How can we advance rights-based conservation?

Lucy Radford
5 minutes read

In April 2023, two Indigenous Biodiversity Fellows arrived in Oxford from Kenya for a three-month Fellowship with the Department of Biology. Elijah Kitelo and Phoebe Ndiema (pictured above) work for Chepkitale Indigenous Peoples’ Development Project (CIPDP), an organisation focused on the rights of the Ogiek of Mount Elgon, Kenya, and are working with ICCS researchers to develop tools and procedures to monitor biodiversity on their lands. The Ogiek have been forcefully evicted from their lands to make way for conservation, despite their remaining lands being in better condition than the areas from which where they were evicted. Elijah explains:

If you go to Mount Elgon you will see that the environment where the community resides is in a much better condition than areas that are managed externally for conservation, because of the ways they are trying to manage it. The community became victims of the agents of conservation who say that Indigenous communities don’t conserve, and yet, the area the communities have ceded to these people is worse managed.

However, Elijah and Phoebe understand that to gain recognition for their contributions to conservation, they need to document the biodiversity gains in ways that are recognised by conservation scientists. They are now working closely with researchers from ICCS to build their technical skills to monitor biodiversity in their home communities. Phoebe explains:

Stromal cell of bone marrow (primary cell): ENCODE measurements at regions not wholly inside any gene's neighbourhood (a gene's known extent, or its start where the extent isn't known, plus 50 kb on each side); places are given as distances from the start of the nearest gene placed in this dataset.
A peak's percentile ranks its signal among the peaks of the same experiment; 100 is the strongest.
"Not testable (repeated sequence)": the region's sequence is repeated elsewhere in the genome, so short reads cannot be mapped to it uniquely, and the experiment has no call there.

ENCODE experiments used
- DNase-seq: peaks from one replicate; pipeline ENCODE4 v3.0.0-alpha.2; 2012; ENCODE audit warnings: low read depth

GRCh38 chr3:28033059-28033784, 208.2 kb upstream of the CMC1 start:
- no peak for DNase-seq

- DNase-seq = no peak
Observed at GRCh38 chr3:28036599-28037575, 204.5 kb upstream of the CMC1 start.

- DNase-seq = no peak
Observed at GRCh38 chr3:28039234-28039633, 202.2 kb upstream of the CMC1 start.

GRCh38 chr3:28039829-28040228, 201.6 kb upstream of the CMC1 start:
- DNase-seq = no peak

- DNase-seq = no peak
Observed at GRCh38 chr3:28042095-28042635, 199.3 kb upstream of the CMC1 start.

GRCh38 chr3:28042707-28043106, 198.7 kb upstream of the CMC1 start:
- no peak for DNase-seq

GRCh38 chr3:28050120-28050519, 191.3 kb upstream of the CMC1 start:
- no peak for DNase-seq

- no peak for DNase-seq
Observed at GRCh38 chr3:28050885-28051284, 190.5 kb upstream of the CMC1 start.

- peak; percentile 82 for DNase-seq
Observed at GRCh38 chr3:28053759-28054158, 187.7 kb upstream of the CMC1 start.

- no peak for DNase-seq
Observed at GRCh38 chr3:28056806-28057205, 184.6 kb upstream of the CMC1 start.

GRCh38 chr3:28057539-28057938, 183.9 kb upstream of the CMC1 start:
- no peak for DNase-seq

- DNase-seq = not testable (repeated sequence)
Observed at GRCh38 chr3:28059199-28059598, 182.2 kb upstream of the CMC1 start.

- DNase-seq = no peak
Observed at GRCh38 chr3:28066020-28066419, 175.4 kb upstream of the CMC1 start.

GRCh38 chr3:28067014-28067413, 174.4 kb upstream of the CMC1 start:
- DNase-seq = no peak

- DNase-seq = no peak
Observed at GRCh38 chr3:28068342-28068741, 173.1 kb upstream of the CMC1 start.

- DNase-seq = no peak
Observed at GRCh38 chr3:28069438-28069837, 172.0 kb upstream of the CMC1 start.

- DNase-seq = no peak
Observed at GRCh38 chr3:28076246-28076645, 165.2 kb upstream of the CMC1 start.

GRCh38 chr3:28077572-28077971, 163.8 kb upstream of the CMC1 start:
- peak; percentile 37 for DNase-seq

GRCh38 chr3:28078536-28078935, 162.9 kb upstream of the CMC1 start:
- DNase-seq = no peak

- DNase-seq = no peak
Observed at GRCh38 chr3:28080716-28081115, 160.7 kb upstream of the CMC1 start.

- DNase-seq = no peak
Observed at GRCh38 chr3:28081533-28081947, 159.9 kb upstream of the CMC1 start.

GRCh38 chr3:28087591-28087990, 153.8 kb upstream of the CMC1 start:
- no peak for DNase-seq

There is a need to show the world that we can conserve better using traditional knowledge, and we can monitor our biodiversity well. Ogiek people are forest-dwelling, and we see biodiversity as a source of food, of medicine, as a friend…our elders normally say that we are part of the ecosystem so we’d better conserve the environment. Truly, Indigenous people have the knowledge to know how to manage their environment and we need to be given enough support to prove that.

The case of the Ogiek is not unique – forced evictions and other rights violations in the name of conservation are widespread, despite overriding evidence of the important roles of many Indigenous peoples and local communities as biodiversity custodians and partners in conservation. However, in December 2022, in what was hailed as a major breakthrough in global policy, governments from around the world committed to a human rights-based approach to all aspects of conservation implementation as part of the new Kunming-Montreal Global Biodiversity Framework.

So how can we advance rights-based conservation? Over the past 18 months, members of the Department of Biology have collaborated with the human rights organisation Forest Peoples Programme and the editorial team of the academic journal Oryx, to put together a special issue of the journal on conservation and human rights. Published in May, the issue includes articles written jointly by academic and Indigenous authors which illustrate different issues on this topic, including an article on the situation at Mount Elgon. There are four main themes:

Respecting rights as they are set out in international law is the defining characteristic of a rights-based approach. In the Mau Forest in Kenya, the African Court of Human and Peoples’ Rights ordered the Kenyan Government to grant the Ogiek collective title to their ancestral lands. The ruling recognised that the Ogiek are the ancestral owners of the Mau Forest, that there was no evidence that they were responsible for Its destruction, and that they must be part of any decisions made regarding their future.